A wise, leather-and-lace-clad sage once said, "I've been afraid of changing 'cause I've built my life around you." (Yes, that sage was Stevie Nicks. We love you, Stevie.)
And that's exactly why it's so hard to move on after a bad breakup, social scientist Gary Lewandowski says in the TED talk above. The relationships we're in define us, sustain us and, yep, they can absolutely break us when they end, the Monmouth University professor says.
But a split doesn't have to leave you permanently broken. In fact, Lewandowski's research has shown that a breakup can oftentimes be a very good thing. In 2007, he and his team asked 155 undergraduates who had recently broken up and hadn't rebounded to describe the breakup's overall impact on them. A majority (41.3 percent) rated their breakup experience as positive, while 25.7 percent said it was neutral. Just 33 percent reported that the breakup was negative.
What did the happy-after-heartbreak people do differently? They found themselves, Lewandowski says. As he explains it, a lot of failed relationships involve one partner holding the other back. Breaking up can sometimes allow people to rediscover themselves and the activities that bring them happiness.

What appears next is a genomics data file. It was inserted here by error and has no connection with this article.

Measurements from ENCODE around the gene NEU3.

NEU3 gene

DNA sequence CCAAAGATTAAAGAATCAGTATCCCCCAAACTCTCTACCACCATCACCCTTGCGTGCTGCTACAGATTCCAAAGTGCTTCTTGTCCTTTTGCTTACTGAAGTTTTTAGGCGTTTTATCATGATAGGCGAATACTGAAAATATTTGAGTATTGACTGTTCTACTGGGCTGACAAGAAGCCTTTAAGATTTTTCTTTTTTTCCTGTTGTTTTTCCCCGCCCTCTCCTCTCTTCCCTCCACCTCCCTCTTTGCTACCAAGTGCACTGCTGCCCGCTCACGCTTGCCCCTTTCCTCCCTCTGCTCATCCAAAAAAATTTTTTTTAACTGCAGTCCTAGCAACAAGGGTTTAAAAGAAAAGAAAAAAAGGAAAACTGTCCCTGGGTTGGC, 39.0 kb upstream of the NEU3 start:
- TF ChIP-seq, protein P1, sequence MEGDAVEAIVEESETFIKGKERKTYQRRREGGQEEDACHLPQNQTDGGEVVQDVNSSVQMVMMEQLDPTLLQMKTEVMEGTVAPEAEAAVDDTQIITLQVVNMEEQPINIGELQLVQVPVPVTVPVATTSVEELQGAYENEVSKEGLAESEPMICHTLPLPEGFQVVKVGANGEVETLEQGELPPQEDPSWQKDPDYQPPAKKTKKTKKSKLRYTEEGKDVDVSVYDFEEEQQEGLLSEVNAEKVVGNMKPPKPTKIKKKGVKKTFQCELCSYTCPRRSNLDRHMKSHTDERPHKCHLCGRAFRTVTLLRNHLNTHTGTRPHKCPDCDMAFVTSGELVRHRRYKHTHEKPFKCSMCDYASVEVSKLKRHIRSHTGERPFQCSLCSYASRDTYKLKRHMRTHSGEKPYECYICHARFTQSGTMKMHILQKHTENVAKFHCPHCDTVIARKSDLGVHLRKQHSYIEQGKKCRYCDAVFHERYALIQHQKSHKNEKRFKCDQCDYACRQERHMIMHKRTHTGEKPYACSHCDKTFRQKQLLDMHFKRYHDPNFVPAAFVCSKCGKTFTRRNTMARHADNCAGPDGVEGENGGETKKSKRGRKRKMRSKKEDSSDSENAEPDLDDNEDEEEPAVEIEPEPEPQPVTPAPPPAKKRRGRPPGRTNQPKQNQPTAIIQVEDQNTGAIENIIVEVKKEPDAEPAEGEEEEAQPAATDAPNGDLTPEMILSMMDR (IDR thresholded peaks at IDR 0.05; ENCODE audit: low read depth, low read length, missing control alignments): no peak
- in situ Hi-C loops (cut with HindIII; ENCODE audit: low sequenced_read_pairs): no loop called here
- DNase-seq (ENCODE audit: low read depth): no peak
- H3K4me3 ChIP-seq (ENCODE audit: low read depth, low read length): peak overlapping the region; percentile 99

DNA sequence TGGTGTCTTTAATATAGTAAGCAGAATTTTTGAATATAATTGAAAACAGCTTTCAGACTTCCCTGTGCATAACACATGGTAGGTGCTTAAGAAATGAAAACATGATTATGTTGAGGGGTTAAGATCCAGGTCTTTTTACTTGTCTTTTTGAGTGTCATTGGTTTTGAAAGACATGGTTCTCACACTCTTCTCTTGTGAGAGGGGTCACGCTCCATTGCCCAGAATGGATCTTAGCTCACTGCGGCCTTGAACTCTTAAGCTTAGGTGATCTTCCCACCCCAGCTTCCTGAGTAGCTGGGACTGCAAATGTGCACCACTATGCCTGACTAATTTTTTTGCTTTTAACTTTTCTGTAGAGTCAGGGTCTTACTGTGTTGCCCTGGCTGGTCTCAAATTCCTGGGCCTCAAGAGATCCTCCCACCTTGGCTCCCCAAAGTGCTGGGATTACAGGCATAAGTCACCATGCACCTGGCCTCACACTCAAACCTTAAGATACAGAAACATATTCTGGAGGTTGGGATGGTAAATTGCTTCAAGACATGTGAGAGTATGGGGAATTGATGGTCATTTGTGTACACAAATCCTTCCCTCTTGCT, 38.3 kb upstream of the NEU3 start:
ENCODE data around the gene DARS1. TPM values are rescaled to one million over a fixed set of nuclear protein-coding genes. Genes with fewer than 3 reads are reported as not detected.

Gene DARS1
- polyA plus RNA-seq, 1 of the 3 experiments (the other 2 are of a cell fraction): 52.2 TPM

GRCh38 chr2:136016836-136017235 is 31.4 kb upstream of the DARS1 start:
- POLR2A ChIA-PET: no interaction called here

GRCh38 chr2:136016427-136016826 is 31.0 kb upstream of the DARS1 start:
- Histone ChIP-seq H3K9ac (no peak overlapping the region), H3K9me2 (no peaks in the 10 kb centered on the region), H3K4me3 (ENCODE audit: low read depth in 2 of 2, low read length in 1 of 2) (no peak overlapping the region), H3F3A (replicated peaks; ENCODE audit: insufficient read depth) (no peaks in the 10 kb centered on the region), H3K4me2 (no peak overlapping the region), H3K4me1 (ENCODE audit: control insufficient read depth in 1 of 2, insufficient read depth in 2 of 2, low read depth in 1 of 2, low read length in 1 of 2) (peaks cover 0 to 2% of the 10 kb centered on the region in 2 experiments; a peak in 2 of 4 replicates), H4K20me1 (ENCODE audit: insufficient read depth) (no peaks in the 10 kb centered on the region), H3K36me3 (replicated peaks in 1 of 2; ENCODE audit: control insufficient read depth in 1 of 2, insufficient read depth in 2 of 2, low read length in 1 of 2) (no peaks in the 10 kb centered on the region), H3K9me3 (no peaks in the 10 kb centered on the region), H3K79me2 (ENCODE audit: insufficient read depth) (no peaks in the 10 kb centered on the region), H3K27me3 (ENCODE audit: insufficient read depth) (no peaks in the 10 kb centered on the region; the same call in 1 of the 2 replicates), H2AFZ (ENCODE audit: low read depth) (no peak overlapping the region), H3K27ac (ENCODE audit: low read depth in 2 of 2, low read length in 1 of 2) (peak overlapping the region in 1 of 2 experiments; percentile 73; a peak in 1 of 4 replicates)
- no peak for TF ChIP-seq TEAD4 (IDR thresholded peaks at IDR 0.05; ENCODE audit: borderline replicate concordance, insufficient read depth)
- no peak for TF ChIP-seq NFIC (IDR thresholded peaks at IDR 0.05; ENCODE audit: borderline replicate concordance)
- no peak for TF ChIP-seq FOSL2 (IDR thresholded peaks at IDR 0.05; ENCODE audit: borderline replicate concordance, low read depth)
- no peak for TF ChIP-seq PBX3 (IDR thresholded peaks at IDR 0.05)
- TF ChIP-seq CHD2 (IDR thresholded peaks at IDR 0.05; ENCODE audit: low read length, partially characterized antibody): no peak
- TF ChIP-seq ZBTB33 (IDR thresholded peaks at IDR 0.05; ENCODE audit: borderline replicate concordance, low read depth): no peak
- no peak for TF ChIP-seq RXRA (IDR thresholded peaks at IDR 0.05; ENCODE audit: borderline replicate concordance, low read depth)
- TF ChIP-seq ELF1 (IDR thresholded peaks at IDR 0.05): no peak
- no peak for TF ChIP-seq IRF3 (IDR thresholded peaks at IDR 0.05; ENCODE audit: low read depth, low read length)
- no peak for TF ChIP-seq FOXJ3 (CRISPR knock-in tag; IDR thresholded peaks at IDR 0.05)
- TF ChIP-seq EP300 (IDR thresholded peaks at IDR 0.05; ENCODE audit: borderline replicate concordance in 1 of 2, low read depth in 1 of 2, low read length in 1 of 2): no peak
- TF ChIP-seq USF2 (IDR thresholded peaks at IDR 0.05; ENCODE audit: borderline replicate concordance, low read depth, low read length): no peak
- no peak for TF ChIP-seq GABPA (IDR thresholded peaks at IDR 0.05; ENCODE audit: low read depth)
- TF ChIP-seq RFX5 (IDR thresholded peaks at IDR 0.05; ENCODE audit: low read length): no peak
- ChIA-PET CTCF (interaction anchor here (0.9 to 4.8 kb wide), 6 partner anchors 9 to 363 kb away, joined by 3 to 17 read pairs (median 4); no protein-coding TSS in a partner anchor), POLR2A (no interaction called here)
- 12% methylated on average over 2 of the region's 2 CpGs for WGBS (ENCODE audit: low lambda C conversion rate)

"They're experiencing what I call the rediscovery of their self, which is recapturing the things you may have sacrificed or diminished while you were in a relationship," he says. "When your relationship doesn't help you become a better person, ending it does."
In short, if you're feeling particularly bad about the end of a relationship, get back out there and do the things you love: Hit the gym and endorphin it up or go play World of Warcraft into the wee small hours of the morning, if that's more your thing. And if you're still feeling down, remind yourself of what Lewandowski says in the clip above: "Great relationships seldom fail, bad ones do as they should."